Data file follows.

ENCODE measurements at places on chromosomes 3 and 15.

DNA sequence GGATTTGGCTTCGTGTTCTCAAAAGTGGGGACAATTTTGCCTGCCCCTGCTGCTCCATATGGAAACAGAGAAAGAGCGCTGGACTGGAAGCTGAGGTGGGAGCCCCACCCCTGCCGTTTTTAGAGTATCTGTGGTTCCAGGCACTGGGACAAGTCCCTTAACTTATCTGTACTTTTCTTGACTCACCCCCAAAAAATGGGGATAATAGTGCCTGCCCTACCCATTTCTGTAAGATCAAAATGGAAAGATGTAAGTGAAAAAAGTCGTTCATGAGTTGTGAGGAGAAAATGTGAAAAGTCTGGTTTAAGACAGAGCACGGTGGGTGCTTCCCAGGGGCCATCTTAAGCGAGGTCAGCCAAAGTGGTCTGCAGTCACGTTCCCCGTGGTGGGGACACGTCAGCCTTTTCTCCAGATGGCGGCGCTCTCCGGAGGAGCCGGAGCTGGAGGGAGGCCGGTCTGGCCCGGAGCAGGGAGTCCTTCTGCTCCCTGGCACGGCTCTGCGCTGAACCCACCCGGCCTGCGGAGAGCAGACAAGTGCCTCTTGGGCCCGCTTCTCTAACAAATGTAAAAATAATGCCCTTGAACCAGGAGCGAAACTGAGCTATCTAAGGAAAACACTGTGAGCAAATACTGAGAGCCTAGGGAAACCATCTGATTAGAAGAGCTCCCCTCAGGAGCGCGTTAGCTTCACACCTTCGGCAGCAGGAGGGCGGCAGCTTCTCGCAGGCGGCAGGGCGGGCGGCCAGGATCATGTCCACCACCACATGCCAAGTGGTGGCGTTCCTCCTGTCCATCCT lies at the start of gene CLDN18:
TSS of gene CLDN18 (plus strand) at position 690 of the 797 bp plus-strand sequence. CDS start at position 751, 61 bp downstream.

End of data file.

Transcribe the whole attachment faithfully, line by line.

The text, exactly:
ENCODE measurements at places on chromosomes 3 and 15.

DNA sequence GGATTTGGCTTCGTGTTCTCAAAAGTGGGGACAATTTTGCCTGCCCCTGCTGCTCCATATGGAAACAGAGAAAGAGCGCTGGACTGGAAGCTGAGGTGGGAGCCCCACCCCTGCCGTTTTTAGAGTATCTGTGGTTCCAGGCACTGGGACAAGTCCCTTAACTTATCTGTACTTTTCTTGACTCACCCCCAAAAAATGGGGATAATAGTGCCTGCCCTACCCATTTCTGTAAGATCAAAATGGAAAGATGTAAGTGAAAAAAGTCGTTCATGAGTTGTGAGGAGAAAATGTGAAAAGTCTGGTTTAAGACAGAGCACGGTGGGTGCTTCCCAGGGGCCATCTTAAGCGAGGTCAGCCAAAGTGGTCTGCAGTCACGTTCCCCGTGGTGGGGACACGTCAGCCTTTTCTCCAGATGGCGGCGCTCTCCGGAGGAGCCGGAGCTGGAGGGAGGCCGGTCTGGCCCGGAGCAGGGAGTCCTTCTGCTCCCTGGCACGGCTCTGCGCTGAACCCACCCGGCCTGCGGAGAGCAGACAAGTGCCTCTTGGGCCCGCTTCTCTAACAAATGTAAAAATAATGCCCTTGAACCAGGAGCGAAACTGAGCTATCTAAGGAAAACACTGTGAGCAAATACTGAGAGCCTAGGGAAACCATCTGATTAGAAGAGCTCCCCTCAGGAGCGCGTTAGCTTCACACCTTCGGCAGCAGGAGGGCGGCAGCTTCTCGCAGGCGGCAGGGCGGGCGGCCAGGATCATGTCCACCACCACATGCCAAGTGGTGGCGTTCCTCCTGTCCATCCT lies at the start of gene CLDN18:
TSS of gene CLDN18 (plus strand) at position 690 of the 797 bp plus-strand sequence. CDS start at position 751, 61 bp downstream.